Monday, February 14, 2011

Roman Chewing Candy

Chocolate Chewing Candy
Roman Chewing Candy Company, $1.00

While the French and the Spanish have had a more noticeable influence on New Orleans' architecture and language, the city has also been shaped by centuries of Italian migration. Given opportunities to work in fishing and agriculture, Italians from the poorer and more rural south of the country were particularly drawn to Louisiana. Towards the end of the 19th century, New Orleans' Sicilian population grew to be one of the largest in the country, exacerbating racial tensions and leading to a notorious criminal case. In 1890, Police Chief David Hennessey was murdered while investigating a vendetta killing within the Sicilian community. An enraged mob took eleven Sicilian suspects from the jail and lynched them.

Twenty-five years later, New Orleans saw the start of a much happier cross-cultural exchange. In 1915, a young street vendor named Sam Cortese had the idea that the traditional taffy his Sicilian mother made for special occassions might be a big seller. Angelina Napoli Cortese was happy to share her recipe but too busy to make as much candy as Sam needed. So in collaboration with a local wheelwright, Sam Cortese designed and built a mobile candy kitchen, a trim little cart equipped with a stove, a marble cooling slab, and a sturdy hook for pulling taffy. With the jaunty red-and-white cart hitched to a mule, Cortese crisscrossed the city making and selling his taffy--dubbed "Roman Chewing Candy" since "Sicilian" still had some negative connotations.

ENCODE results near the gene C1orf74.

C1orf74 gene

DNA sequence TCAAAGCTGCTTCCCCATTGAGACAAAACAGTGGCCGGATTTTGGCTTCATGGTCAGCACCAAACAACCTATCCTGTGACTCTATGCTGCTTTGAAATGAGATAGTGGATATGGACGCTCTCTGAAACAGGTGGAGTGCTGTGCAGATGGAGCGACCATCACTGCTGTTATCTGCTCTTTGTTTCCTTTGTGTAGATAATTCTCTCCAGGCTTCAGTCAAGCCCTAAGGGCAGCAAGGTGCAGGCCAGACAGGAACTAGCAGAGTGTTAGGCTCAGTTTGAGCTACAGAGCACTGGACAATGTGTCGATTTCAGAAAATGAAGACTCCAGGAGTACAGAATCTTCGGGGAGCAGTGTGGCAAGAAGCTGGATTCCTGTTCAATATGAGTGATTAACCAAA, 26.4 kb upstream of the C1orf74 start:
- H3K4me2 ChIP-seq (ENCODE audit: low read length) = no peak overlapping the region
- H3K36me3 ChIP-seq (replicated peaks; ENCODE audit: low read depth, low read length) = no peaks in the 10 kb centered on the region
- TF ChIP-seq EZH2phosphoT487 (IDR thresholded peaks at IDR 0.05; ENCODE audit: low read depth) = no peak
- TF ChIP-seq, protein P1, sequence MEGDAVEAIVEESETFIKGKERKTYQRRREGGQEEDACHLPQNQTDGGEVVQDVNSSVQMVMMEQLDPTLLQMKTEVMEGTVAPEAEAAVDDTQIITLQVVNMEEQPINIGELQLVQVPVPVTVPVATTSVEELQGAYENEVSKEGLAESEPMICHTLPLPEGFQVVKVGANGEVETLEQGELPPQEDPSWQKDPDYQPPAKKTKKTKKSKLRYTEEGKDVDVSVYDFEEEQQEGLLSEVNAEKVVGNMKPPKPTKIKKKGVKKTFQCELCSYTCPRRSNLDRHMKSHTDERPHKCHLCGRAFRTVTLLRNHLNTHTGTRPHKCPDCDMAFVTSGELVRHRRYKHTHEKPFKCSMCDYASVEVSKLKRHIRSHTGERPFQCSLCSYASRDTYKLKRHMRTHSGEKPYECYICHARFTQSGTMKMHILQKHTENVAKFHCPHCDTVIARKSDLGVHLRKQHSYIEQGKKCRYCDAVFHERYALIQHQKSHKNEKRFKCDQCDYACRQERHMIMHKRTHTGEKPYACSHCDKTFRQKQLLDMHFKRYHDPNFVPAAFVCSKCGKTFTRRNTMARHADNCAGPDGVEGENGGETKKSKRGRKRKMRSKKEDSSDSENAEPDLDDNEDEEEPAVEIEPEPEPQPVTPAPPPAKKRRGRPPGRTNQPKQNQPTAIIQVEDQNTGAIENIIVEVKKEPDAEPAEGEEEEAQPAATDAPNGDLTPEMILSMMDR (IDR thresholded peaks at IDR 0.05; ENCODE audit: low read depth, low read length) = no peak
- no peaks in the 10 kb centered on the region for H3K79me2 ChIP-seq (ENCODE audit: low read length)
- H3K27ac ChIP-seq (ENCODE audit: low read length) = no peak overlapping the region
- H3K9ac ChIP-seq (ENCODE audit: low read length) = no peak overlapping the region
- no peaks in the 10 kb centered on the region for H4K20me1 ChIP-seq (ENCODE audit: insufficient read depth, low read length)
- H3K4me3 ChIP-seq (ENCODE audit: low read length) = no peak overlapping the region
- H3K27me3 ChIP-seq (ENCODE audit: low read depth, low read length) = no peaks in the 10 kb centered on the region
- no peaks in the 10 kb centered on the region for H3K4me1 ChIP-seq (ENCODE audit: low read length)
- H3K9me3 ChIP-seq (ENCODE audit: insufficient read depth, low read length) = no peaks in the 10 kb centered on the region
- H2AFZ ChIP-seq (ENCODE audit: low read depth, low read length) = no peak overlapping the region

Sam Cortese continued to trade in taffy until his death in 1969, always keeping to the original price of 5 cents per foot-long stick. His grandson Ron Kottemann took over the business in 1970 and still sells Roman Chewing Candy from the original cart, changing only the stove (a butane replacement for the old coal-burner), and the price (now $1 a stick). Roman chewing candy is available in vanilla, strawberry, and chocolate (think "artisanal Tootsie Roll"), and if you don't happen to live on Kottemann's route you can also buy it online.

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